The Secret Life Of Garden Birds (And How To Interfere In It!)

“Woodnotes” is one of those beautiful words that encapsulates so well what it means; in this case, natural musical sounds like the song of a wild bird. Not many people don’t find birdsong soothing and so inviting more birds into your garden might be one of your gardening goals.

But what if those feathered friends turn into feathered fiends by unleashing their appetites on your newly-sprouted seedlings? Or how about when they snack on the figs you were patiently watching grow for so many months and very much looking forward to harvesting in a few weeks?

Investigating and better understanding the seemingly problematic behaviour of birds can help you manage their impact on your garden. Bird management is basically about understanding what birds want and how you can provide it to them in a way that suits both you and the bird. As gardeners, to some extent we do have licence to practice a bit of bird management, because gardening, after all, is about choreographing the moves you want nature to make on the stage that is your own little patch of land.

Even if you don’t have a large garden, you can still quite effectively keep birds from desecrating your produce by directing their attention to designated spots in your garden. There are lots of tried and tested ways of scaring birds away from certain patches of garden, like reflecting objects, travelling scarecrows and owl statues and hanging objects that clang in the wind.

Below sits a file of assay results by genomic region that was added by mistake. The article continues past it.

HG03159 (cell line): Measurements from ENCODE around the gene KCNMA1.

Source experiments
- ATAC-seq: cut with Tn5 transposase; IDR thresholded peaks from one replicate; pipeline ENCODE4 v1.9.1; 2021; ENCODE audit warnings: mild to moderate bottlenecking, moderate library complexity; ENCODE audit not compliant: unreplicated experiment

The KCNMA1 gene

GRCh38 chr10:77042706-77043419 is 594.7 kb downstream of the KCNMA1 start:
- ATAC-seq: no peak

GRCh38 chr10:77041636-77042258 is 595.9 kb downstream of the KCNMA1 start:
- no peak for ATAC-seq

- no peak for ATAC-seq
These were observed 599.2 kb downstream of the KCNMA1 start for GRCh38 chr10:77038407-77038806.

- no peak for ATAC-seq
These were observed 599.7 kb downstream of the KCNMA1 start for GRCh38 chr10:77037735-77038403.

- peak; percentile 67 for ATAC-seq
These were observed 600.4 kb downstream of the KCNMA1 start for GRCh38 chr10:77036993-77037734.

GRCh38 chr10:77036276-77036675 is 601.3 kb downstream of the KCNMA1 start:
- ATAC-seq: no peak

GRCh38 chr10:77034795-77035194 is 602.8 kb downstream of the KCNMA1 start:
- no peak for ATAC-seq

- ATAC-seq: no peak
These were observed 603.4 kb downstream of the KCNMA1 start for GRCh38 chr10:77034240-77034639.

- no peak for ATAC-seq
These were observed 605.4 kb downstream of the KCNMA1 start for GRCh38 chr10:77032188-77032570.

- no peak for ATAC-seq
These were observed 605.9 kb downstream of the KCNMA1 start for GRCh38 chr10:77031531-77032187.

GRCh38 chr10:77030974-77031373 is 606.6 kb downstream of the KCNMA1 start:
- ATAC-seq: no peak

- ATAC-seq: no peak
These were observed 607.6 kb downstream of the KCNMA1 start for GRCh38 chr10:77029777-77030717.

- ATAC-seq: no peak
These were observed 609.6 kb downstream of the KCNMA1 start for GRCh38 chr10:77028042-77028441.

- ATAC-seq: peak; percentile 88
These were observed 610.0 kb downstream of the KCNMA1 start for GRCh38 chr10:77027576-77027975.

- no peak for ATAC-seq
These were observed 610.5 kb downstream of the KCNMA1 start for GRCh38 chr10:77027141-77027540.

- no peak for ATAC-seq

But if dangling CD’s are not part of your gardening aesthetics, and you are of the opinion that surely there must be a better way of managing bird activity in your garden apart from scaring these sensitive creatures, then we’ve got you. Here are some insights into the lives of birds and how that can help you manage the way they interact with your garden.

Birds have needs

Not unlike humans, birds also like to go for a fast food option due to the instant gratification it provides. The (not so proverbial in this case) low-hanging fruit that is your figs, for instance. Very little effort required!

Birds move around a lot, so they need to eat. The vegetarian types prefer mostly nectar, berries, fruits and seeds. Lure these birds to the parts of your garden that you want them to visit - and away from your fig tree - by providing plants that cater for their sustenance needs or human-made items such as well-maintained feeders and water stations. There are many tutorials on the internet for how to make your own bird feeders from recycled materials.